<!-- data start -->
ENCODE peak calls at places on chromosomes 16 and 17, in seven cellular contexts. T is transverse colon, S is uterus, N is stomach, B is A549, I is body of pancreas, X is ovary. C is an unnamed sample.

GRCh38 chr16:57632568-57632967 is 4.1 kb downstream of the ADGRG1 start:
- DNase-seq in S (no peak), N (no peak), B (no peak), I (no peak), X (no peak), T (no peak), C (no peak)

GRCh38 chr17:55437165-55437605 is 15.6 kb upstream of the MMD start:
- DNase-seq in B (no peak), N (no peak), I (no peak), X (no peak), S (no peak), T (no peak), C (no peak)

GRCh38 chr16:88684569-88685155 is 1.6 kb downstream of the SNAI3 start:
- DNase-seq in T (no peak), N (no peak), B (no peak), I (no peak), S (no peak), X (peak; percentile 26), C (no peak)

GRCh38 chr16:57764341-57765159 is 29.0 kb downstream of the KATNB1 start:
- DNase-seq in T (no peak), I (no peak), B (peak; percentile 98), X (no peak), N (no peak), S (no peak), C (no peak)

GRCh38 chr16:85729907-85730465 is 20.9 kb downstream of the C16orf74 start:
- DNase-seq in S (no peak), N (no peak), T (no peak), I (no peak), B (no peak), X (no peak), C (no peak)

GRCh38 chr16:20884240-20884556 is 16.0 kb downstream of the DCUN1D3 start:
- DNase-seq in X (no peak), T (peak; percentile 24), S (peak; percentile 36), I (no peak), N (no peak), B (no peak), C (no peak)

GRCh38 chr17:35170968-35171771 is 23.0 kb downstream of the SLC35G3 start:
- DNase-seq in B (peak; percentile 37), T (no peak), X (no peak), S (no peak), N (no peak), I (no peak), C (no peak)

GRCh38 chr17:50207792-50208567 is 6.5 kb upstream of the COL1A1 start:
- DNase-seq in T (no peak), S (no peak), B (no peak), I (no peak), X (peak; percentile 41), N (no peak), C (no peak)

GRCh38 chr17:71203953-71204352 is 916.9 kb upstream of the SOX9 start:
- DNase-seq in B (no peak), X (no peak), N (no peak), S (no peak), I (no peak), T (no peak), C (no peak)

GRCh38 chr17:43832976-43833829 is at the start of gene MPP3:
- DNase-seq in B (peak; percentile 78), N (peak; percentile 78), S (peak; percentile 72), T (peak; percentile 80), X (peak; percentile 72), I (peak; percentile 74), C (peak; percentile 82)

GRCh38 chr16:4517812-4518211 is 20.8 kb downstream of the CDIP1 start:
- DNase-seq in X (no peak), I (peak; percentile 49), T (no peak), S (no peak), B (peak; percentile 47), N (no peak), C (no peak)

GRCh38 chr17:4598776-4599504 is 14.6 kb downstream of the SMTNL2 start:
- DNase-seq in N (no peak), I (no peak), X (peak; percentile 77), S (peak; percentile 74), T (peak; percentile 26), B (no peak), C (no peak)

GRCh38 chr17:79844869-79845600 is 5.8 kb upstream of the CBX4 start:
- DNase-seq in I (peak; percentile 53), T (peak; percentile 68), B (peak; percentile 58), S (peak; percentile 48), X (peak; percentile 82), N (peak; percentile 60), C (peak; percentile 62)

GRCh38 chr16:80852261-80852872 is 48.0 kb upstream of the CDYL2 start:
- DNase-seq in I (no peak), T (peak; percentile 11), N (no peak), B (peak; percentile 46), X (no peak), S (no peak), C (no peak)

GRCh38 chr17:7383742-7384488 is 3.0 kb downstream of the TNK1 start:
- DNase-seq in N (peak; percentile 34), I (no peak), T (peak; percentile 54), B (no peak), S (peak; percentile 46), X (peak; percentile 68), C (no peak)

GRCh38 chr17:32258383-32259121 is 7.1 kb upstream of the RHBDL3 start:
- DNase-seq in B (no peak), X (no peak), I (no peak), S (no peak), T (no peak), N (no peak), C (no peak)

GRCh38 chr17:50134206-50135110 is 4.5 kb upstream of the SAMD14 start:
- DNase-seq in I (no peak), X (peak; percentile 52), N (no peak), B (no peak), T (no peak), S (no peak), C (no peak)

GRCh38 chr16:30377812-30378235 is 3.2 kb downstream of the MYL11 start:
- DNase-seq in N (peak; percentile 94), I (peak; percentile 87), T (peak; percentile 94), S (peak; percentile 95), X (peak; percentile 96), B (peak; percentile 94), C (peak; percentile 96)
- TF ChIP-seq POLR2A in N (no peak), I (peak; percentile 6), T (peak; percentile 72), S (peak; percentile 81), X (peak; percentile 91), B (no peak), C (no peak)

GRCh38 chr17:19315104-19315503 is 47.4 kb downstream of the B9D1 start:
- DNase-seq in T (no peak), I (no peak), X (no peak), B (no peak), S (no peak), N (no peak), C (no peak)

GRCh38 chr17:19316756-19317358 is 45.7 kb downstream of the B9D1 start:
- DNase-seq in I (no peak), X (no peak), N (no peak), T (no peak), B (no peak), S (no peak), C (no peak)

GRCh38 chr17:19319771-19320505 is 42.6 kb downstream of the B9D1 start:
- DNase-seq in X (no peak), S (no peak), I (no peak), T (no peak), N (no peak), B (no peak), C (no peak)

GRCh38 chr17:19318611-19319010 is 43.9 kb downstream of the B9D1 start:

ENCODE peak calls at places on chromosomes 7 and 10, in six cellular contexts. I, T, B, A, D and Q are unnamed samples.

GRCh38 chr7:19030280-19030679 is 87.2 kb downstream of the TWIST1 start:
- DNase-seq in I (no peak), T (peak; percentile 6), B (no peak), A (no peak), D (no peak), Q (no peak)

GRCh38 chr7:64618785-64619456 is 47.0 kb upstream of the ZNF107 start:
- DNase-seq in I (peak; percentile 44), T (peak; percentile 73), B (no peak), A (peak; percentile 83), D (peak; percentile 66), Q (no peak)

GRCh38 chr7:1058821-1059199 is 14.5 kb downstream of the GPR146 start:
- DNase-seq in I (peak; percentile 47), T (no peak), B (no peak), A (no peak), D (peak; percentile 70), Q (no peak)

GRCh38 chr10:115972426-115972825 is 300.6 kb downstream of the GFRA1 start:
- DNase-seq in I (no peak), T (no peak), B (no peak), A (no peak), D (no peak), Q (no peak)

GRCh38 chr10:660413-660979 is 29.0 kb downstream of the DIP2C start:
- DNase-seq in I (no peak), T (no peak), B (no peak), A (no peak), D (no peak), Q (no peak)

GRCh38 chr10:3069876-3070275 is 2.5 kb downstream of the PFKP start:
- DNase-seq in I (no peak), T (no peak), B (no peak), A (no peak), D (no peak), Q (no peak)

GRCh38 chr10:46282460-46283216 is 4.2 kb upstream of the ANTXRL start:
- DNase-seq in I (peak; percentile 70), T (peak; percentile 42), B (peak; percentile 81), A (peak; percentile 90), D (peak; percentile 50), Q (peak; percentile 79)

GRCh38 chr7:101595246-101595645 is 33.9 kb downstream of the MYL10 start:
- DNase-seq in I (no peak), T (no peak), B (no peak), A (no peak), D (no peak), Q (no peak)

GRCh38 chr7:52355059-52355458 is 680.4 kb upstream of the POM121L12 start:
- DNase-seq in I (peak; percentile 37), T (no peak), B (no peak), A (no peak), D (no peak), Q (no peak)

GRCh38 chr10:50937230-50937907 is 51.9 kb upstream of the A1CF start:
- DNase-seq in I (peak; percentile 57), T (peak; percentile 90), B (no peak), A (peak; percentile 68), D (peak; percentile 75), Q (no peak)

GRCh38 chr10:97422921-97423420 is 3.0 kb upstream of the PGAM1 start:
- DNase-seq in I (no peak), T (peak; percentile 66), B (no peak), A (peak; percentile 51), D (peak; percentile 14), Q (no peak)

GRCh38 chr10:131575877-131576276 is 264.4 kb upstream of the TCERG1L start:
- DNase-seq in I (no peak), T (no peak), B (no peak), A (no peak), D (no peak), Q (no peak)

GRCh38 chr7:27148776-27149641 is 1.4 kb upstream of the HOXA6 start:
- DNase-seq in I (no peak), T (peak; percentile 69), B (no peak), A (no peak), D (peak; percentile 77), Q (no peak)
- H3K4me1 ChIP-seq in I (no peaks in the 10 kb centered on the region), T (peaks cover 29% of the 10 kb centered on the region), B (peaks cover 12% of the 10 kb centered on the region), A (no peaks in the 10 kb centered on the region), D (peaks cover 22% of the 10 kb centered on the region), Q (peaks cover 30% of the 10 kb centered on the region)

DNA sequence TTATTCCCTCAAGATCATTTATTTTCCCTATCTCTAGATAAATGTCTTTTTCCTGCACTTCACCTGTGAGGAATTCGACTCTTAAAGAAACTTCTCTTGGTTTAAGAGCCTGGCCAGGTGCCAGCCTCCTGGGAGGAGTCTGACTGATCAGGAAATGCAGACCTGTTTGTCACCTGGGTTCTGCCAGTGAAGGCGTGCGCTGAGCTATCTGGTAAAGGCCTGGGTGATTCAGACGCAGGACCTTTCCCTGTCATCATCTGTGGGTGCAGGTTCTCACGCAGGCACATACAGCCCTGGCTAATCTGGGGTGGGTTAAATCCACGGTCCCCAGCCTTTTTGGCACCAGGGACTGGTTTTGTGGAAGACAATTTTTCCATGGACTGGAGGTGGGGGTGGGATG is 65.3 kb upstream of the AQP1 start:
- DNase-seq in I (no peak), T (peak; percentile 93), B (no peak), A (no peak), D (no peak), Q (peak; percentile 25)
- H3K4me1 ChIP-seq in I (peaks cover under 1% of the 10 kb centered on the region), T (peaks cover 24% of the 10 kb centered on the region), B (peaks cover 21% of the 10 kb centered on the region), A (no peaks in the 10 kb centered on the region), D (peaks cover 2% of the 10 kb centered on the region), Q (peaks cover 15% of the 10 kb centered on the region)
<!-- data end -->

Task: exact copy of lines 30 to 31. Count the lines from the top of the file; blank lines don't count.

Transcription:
GRCh38 chr17:7383742-7384488 is 3.0 kb downstream of the TNK1 start:
- DNase-seq in N (peak; percentile 34), I (no peak), T (peak; percentile 54), B (no peak), S (peak; percentile 46), X (peak; percentile 68), C (no peak)